Seizures Can Stop The Heartbeat: Does This Cause SUDEP?
The ability of the brain to affect our heart rate is well known by anyone who has felt her heart race after a surprise or passed out at the sight of blood. The electrical activity in the brain during a seizure can also change our pulse and usually causes an increase in heart rate. However, during some seizures, the heart can slow or even stop temporarily, which is referred to as ictal asystole. One study using implantable recorders to monitor heart rhythms in 19 people with focal epilepsy over 24 months found 21% of these people had their hearts stop during a seizure. However, this only occurred during a small number (2.1%) of the total number of seizures. This was also self-limited with the heart restarting on its own.
A review of patients admitted to the epilepsy monitoring unit at Mayo Clinic found that nearly all of the patients found to have significant slowing of the heart during a seizure also had a history of collapsing and becoming limp following the start of a seizure. Many of these patients were also noted to have brief irregular jerks called myoclonus after collapsing. Certain epilepsy syndromes may also have a greater risk for seizures causing the heart to stop, such as benign occipital epilepsy of childhood and anti-NMDA receptor antibody encephalitis.
Treatment of ictal asystole should focus on control of the seizures, which is also the best strategy for reducing the risk of sudden unexpected death in epilepsy(SUDEP). In patients who have intractable epilepsy , the use of a permanent cardiac pacemaker has been investigated. A study of 7 patients with ictal asystole at Mayo Clinic showed a significant reduction of falls after placing a pacemaker. A similar reduction in falls after pacemaker implantation was demonstrated in a study of another 7 ictal asystole patients in Europe. However, a study of 6 patients who underwent pacemaker implantation for ictal asystole at the Cleveland Clinic found that the pacemakers were not being used as the patients were not having further episodes of ictal asystole. It is reasonable to consider pacemaker implantation for individuals with ictal asystole who do not achieve seizure freedom with seizure medications or surgery and who continue to have seizure-related falls.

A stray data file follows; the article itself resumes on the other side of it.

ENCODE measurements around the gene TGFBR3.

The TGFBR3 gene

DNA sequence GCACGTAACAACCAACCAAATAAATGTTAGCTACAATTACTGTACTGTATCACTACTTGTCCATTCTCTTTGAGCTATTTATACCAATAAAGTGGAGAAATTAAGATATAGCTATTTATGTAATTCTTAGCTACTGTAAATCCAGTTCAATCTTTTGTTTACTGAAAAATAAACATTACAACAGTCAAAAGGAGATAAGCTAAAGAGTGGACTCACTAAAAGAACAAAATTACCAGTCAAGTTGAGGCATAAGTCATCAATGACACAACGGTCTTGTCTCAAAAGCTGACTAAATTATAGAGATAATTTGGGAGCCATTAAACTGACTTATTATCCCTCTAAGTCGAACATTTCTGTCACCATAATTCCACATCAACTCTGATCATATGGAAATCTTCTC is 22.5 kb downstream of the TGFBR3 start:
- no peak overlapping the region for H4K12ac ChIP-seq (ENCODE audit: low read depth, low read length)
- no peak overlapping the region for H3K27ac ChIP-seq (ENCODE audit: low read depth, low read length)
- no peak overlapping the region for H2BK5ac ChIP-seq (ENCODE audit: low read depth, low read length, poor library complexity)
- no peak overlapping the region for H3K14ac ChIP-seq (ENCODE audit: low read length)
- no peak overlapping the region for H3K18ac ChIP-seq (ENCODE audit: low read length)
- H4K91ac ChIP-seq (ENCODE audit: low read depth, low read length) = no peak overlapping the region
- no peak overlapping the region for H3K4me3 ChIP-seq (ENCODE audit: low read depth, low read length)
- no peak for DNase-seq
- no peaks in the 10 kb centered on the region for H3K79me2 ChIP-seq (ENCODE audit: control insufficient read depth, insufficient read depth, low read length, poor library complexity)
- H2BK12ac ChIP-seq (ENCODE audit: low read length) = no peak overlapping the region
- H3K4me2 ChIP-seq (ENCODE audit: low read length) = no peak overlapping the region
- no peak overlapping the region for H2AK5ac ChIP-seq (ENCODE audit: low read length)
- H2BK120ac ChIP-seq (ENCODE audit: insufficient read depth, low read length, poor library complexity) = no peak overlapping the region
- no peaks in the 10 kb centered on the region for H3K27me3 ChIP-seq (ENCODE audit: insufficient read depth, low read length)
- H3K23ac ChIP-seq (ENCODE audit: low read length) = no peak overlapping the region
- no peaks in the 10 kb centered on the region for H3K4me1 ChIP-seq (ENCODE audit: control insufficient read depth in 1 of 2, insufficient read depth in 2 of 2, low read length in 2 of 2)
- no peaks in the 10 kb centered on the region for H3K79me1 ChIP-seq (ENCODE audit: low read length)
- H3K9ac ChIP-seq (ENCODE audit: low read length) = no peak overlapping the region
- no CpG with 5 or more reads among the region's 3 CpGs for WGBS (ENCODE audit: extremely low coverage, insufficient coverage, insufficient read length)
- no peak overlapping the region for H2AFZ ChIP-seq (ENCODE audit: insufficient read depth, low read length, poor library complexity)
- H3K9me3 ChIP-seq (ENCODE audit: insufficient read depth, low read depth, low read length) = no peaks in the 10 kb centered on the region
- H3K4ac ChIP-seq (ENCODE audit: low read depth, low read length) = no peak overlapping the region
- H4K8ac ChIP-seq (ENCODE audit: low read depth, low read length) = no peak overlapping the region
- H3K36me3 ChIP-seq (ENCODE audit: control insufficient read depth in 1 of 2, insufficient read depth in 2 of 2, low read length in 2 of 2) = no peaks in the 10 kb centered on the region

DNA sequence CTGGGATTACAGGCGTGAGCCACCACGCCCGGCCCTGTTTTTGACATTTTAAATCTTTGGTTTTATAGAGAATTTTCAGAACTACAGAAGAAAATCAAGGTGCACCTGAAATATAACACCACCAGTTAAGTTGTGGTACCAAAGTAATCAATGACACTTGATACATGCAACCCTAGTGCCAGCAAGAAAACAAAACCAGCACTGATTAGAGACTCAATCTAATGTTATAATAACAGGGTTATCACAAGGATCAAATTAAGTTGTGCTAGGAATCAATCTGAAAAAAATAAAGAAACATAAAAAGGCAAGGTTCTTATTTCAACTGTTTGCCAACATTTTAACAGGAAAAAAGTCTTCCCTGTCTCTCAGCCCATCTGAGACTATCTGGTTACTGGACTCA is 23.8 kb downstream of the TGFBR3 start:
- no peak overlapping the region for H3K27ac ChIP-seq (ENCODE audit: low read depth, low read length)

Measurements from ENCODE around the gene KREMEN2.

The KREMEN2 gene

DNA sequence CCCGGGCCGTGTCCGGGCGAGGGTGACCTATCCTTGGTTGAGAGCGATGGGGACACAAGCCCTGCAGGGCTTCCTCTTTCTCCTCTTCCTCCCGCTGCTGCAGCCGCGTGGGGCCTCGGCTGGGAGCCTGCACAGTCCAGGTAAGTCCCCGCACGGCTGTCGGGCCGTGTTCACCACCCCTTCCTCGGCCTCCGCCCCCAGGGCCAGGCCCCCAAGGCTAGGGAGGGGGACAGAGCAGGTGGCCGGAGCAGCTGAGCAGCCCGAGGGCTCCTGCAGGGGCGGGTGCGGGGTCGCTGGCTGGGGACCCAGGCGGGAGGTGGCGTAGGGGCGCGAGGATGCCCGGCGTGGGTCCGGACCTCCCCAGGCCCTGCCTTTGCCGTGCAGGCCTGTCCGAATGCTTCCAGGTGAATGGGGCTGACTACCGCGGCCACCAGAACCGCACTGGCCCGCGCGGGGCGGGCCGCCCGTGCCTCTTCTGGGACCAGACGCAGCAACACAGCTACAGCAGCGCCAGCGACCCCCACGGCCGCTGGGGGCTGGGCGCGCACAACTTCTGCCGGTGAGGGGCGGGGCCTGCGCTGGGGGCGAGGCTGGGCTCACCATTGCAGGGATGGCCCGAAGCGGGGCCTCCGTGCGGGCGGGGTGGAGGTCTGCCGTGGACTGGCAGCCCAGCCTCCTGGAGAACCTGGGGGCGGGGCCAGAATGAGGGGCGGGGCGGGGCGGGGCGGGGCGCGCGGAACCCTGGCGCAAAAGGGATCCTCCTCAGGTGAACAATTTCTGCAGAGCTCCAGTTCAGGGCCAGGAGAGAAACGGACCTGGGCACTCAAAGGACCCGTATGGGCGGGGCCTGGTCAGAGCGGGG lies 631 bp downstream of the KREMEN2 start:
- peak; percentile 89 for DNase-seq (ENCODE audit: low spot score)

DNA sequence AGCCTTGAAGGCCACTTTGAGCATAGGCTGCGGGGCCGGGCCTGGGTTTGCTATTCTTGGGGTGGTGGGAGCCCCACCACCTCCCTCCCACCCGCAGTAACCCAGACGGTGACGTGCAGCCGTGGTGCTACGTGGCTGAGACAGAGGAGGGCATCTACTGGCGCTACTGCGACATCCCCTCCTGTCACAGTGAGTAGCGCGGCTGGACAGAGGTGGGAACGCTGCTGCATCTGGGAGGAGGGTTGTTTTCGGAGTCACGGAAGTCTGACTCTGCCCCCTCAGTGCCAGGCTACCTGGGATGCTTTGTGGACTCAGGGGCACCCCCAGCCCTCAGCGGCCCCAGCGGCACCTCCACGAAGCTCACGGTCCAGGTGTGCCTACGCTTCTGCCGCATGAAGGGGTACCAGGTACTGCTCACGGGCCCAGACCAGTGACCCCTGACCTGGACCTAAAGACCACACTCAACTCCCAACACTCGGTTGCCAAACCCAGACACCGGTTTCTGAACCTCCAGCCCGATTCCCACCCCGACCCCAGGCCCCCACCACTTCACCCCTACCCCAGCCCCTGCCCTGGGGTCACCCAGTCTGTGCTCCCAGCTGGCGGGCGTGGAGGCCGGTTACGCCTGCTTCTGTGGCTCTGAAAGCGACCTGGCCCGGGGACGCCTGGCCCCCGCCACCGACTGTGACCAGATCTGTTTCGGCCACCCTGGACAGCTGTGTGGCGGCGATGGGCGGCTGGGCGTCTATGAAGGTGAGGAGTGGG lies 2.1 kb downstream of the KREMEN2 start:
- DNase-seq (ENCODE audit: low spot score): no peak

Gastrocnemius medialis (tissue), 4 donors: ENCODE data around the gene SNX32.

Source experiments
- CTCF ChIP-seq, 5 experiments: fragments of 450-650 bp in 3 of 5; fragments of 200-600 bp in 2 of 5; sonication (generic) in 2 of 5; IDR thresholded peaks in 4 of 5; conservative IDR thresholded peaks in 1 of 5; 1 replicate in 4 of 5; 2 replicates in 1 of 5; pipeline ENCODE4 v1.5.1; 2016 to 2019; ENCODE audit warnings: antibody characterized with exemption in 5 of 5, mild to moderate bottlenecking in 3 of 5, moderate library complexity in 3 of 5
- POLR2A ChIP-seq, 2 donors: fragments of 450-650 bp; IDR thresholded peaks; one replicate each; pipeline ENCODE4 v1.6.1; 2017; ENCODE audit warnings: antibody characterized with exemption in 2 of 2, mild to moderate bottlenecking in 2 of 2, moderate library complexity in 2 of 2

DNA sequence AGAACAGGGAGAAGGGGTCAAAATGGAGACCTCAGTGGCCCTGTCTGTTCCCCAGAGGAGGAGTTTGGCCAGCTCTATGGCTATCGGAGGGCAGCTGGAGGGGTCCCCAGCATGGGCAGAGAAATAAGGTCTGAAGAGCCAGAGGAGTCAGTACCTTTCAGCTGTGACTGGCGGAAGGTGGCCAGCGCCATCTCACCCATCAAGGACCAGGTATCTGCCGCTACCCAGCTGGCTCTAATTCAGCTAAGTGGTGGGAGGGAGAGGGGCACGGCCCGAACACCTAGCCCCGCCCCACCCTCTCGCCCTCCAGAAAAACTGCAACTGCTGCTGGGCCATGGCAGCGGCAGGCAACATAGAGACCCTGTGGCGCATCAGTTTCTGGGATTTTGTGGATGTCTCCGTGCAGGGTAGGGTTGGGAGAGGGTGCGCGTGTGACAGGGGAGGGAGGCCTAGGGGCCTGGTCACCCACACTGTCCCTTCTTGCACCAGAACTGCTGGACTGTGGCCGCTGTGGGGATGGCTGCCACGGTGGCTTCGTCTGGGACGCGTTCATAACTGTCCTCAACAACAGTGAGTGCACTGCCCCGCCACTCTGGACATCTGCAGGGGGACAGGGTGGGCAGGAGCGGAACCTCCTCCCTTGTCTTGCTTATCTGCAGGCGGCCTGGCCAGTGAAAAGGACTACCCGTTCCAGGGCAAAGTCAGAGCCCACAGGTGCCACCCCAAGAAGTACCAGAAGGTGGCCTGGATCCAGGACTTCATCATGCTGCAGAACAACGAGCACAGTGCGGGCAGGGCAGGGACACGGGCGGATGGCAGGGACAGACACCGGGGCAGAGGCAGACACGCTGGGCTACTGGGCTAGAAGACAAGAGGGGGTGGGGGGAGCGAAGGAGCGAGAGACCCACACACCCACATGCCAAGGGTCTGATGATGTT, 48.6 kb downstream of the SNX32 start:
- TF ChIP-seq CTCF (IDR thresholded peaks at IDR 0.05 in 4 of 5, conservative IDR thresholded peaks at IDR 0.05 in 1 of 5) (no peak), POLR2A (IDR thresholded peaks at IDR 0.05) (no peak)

A direct link has not been proven between ictal asystole and SUDEP, and it is probable that seizure-related respiratory disturbances play a larger role in the pathology of SUDEP. However, the factors causing most cases of SUDEP are unknown, and it is possible that ictal asystole and other abnormal heart rhythms during seizures contribute to the cardiorespiratory instability seen during and following a seizure. When ictal systole is coupled with other autonomic disturbance, it could theoretically increase the risk of a fatal outcome. It is not known whether pacemaker use will reduce the risk of SUDEP in patients with ictal asystole. The recurrence rate of ictal asystole is unknown, and a pacemaker may not impact all of the potential causes of SUDEP. We clearly need more research on cardiac rhythm changes during seizures to understand their impact and to improve the management of this condition.
by Gena Ghearing, M.D.
University of Pittsburgh
Last Reviewed: 1/8/2014